5 things to consider before updating your SOLIDWORKS license


Lennart Tinndahl


Lennart Tinndahl
Technical Consultant


Every year SOLIDWORKS launches a new version of their software to provide you with new, cool features and functions. To make the update of your licenses as smooth as possible, I have collected some useful tips for you before getting started. 

1. New version

I am often in touch with users, who have merely updated from one major release to another – i.e. from their existing 2018 version to the 2019 version. However, I really cannot recommend this approach, as it can lead to inconsistency in the registry as well as cluttered folders. Instead I recommend installing the new version in a new folder. I keep one folder per major version as shown:

The same rule applies for my toolbox:

The main advantage is that it is significantly easier to clean up and delete previous installations, as it is much easier to get an overview of these folders than a bunch of folders named ”Solidworks”, ”Solidworks(2)” and ”Solidworks(3)”.

2. Toolbox

Can you update your toolbox, or do you need to install a new one?
This all depends on your company setup. Do you use a common toolbox that everyone has access to, or do you all have an individual toolbox?
If your company utilizes a common toolbox, it is very important to make sure that everyone updates SOLIDWORKS at the same time. Otherwise you might find yourself in a situation where half of the people in the company cannot work with components that contain toolbox components.

3. Network licenses

This is a common situation in support:
You find out that a new, major version of SOLIDWORKS has been released and you update the program (or, if you follow my advice: creates a new installation) but when starting the program, you get this message.

Usually this message means that you have not updated your SOLIDWORKS License Manager, which is most likely located on your server.
This must be updated to the same major version or newer and then reactivated.

SOLIDWORKS License Manager is only backward compatible, meaning it is possible to run SOLIDWORKS 2017 on a license server that has been updated to a 2019 version, but not the other way around.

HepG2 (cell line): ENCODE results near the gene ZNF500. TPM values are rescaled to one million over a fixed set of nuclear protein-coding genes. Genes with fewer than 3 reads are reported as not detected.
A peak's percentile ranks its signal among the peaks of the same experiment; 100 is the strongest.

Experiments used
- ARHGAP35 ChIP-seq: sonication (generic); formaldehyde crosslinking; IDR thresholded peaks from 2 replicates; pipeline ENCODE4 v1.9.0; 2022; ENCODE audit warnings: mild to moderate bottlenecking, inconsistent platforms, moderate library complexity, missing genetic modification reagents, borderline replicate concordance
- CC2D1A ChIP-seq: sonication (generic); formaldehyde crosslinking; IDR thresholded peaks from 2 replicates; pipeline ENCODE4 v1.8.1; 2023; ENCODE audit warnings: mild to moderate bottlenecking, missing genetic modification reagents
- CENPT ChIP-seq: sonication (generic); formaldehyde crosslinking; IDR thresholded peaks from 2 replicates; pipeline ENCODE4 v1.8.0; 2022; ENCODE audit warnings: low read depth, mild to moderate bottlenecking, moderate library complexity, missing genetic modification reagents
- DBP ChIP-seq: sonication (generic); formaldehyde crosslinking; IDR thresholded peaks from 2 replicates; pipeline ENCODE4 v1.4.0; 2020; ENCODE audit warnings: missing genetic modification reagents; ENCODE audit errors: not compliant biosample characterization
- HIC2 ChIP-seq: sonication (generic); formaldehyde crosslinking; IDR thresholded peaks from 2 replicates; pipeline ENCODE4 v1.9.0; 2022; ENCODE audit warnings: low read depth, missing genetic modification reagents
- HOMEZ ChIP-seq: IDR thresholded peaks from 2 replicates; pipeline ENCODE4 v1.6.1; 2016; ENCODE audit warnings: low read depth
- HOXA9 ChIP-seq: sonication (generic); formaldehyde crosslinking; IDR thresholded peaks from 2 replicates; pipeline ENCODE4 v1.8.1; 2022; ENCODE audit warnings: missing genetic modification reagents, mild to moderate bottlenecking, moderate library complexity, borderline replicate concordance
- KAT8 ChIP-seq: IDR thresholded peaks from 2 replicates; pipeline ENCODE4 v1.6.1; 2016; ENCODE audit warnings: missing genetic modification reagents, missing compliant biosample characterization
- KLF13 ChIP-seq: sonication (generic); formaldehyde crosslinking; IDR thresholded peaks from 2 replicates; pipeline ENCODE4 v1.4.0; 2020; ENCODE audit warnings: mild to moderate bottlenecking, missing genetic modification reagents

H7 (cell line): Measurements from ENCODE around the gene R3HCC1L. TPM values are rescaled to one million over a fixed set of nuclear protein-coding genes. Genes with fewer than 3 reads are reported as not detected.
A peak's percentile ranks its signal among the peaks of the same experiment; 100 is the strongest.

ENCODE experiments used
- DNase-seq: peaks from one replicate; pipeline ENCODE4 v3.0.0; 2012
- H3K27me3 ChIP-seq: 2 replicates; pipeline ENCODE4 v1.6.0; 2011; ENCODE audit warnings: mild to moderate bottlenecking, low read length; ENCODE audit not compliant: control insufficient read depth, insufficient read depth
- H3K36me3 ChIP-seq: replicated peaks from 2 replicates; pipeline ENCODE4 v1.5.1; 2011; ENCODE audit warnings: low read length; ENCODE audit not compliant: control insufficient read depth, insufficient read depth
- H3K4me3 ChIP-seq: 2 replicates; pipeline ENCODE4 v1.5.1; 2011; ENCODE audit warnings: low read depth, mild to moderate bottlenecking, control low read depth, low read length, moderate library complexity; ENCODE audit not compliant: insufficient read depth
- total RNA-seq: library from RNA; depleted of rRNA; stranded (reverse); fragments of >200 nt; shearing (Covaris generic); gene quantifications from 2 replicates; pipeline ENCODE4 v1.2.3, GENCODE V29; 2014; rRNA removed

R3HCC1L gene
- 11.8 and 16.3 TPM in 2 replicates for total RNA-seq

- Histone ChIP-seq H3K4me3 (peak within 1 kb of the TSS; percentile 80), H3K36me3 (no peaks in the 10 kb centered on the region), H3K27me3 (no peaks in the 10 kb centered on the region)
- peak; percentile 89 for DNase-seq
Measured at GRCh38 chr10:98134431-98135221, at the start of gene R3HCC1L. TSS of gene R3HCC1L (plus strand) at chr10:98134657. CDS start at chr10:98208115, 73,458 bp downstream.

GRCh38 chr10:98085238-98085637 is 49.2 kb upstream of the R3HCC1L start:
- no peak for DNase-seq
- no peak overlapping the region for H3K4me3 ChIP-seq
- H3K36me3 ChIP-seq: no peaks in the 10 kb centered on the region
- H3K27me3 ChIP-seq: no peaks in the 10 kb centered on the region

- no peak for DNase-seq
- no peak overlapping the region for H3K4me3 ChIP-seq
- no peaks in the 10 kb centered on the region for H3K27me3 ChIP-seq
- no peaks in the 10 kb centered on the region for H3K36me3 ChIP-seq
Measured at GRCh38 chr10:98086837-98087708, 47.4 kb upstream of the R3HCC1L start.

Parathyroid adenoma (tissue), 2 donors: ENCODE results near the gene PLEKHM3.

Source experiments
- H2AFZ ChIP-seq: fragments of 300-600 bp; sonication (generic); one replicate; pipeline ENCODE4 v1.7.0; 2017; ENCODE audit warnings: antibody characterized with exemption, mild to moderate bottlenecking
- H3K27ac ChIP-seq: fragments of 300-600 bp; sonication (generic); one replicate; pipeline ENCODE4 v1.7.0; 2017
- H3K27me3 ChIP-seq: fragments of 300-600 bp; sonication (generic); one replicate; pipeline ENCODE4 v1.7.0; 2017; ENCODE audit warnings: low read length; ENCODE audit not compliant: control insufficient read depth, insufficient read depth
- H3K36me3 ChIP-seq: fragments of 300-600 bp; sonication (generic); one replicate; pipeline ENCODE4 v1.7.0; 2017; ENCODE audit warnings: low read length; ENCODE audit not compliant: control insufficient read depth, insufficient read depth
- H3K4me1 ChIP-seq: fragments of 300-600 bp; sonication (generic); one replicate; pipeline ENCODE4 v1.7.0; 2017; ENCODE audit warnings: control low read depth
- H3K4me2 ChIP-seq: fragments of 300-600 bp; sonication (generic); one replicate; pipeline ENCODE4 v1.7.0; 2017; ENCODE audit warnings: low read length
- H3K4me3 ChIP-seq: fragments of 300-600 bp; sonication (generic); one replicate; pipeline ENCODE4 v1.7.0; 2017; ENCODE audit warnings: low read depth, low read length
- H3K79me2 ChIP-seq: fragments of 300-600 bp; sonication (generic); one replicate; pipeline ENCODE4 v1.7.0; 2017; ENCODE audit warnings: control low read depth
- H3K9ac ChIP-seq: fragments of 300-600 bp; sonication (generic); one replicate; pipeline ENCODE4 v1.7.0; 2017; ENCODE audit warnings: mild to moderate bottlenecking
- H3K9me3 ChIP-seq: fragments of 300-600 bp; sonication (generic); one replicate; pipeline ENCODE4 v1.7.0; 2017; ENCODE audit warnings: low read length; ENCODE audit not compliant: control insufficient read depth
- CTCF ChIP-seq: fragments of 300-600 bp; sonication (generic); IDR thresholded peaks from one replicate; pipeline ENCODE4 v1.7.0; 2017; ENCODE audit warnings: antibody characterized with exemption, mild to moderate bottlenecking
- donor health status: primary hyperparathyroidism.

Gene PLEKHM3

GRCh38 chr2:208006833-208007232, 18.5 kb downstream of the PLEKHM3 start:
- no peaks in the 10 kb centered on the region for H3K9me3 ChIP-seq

4. Add-ins

If you forget this part, you are not the first (and probably not the last either).

It is very important to check if the add-ins you are using are compatible with the new version of SOLIDWORKS, you are installing. Most often these add-ins are CustomTools and PDM. These have to be the same version or newer than the SOLIDWORKS version, you are installing. The same rule applies here as on the Network License Manager. However, the PDM add-in has a limitation of two years, which means that a PDM 2019 add-in can run on a SOLIDWORKS 2017 but not on a SOLIDWORKS 2016.

5. There’s no going back…

Once you have updated your SOLIDWORKS license and have begun working with and saving your files, you cannot go back to the previous version, as SOLIDWORKS is not backward compatible. If you want to test it first, you can make a pack and go of an assembly and check how it reacts with the new version of SOLIDWORKS.


As a final note: When you have updated your SOLIDWORKS license, it is very tempting to start working right away, but I recommend that you take some time to go through the “What’s New” document. There may be some new additions to the program that can ease your work or even make some of your processes obsolete. You can also have a look at these videos showing the coolest new features in SOLIDWORKS 2019:

WEBINAR: What’s New in SOLIDWORKS 2019 – Part 1
WEBINAR: What’s New in SOLIDWORKS 2019 – Part 2

If you have any questions, feel free to get in touch with me and my coworkers in the PLM Group support team.

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